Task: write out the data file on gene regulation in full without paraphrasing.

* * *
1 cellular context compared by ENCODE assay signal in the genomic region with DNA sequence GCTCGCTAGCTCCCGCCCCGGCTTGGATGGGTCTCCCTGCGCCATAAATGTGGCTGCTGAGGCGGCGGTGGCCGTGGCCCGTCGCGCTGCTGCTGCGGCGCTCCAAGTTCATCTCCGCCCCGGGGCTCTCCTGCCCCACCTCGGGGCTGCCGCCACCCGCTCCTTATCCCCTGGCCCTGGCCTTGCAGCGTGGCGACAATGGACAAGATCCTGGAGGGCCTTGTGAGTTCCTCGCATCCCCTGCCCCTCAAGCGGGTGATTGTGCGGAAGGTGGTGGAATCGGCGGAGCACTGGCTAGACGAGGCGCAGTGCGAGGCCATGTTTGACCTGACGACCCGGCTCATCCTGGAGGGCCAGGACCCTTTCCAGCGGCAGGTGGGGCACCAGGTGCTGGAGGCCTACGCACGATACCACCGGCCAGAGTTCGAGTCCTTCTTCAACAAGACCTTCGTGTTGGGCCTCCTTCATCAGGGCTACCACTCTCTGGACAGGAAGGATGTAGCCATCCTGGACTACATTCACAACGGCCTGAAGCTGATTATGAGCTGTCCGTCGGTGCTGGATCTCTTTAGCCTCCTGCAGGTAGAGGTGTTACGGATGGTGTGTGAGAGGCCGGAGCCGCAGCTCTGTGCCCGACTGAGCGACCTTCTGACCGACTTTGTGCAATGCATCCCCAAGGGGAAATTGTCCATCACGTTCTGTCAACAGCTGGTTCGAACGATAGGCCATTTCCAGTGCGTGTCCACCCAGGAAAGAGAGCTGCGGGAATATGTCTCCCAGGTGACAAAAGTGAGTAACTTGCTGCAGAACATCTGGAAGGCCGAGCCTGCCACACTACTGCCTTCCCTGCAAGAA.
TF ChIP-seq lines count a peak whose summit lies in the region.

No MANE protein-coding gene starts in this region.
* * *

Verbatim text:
1 cellular context compared by ENCODE assay signal in the genomic region with DNA sequence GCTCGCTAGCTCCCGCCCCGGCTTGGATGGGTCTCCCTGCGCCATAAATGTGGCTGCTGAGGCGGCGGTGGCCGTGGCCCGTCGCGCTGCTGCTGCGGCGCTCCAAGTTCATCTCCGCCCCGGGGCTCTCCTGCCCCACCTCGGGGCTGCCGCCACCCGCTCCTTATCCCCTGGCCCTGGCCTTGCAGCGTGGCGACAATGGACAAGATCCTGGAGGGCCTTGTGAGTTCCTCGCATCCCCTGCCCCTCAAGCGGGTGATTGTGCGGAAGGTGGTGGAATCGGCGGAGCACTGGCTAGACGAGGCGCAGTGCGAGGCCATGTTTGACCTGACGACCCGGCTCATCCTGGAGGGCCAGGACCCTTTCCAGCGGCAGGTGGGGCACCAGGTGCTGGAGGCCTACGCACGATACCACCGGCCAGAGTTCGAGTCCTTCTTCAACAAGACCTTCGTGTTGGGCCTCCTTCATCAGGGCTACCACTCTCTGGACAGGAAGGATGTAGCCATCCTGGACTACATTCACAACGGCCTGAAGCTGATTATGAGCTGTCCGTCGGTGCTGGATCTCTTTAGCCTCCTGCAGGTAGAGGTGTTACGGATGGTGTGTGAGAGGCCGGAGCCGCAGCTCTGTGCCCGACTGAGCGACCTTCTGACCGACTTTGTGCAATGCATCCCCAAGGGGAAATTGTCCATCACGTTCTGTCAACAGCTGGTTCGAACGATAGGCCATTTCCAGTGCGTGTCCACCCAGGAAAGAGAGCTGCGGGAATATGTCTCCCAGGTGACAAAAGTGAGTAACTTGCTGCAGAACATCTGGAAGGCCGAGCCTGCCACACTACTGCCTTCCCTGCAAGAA.
TF ChIP-seq lines count a peak whose summit lies in the region.

No MANE protein-coding gene starts in this region.